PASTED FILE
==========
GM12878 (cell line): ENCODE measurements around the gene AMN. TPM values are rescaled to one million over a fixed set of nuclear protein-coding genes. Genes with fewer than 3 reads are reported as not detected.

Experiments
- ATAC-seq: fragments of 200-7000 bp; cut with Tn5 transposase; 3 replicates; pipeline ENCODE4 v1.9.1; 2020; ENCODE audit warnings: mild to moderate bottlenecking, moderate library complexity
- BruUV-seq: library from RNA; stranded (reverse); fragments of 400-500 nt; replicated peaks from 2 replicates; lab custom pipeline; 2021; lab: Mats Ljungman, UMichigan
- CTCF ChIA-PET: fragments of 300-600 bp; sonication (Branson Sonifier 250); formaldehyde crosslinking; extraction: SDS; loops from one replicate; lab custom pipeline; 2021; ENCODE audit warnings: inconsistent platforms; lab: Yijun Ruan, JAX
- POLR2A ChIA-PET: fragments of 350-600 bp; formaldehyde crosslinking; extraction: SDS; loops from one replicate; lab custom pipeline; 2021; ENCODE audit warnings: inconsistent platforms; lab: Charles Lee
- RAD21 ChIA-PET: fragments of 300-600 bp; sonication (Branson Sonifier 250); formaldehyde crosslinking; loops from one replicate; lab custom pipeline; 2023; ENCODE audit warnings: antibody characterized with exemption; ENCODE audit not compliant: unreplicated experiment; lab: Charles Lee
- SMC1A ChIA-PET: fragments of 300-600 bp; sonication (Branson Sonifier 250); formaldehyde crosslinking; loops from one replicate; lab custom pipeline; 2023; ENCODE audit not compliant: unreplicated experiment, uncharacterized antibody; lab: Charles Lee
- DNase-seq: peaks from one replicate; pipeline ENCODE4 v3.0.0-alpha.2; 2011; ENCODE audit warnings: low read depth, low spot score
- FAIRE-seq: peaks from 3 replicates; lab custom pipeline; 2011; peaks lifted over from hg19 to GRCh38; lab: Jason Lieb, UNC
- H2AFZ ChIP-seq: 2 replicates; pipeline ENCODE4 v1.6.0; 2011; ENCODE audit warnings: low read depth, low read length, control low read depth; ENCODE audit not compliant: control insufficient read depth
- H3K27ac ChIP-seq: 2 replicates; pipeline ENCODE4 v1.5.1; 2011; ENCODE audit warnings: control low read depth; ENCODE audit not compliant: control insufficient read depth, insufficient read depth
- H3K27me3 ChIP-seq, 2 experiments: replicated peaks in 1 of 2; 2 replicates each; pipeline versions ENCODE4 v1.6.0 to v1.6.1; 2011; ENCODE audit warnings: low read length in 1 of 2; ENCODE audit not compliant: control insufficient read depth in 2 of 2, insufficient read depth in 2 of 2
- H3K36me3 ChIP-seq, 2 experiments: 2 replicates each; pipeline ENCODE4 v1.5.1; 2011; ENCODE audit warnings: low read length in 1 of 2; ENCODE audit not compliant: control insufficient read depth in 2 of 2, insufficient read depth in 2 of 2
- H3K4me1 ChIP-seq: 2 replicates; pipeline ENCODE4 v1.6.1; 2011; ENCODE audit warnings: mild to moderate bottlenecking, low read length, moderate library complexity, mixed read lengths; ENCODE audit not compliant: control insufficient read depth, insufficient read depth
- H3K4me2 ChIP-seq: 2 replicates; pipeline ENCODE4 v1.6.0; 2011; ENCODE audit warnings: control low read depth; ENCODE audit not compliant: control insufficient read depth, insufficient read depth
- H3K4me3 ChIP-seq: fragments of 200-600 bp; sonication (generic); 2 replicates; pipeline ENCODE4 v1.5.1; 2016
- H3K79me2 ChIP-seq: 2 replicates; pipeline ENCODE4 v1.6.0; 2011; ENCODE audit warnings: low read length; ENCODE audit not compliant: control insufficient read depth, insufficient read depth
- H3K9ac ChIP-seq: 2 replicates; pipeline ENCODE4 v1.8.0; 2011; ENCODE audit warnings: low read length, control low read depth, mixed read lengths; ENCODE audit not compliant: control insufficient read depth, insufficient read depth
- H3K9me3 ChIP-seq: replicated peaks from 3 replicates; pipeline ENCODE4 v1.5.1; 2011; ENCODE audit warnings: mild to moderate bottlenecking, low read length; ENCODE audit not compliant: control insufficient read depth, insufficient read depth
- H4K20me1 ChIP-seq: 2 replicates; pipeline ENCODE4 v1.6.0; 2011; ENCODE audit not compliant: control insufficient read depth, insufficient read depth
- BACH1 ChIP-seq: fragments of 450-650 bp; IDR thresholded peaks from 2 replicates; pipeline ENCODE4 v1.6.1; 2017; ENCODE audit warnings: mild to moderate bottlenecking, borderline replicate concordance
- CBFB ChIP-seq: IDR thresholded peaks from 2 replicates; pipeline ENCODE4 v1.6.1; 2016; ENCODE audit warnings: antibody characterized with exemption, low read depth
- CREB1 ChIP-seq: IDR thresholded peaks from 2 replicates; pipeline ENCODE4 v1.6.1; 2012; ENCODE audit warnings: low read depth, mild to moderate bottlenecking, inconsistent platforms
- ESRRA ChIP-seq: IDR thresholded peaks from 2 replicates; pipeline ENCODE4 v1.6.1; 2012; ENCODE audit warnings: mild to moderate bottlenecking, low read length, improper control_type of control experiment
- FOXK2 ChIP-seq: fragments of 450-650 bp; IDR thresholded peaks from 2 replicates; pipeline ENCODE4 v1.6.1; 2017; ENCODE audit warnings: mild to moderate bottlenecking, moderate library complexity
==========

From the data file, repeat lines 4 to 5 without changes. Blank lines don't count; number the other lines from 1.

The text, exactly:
- BruUV-seq: library from RNA; stranded (reverse); fragments of 400-500 nt; replicated peaks from 2 replicates; lab custom pipeline; 2021; lab: Mats Ljungman, UMichigan
- CTCF ChIA-PET: fragments of 300-600 bp; sonication (Branson Sonifier 250); formaldehyde crosslinking; extraction: SDS; loops from one replicate; lab custom pipeline; 2021; ENCODE audit warnings: inconsistent platforms; lab: Yijun Ruan, JAX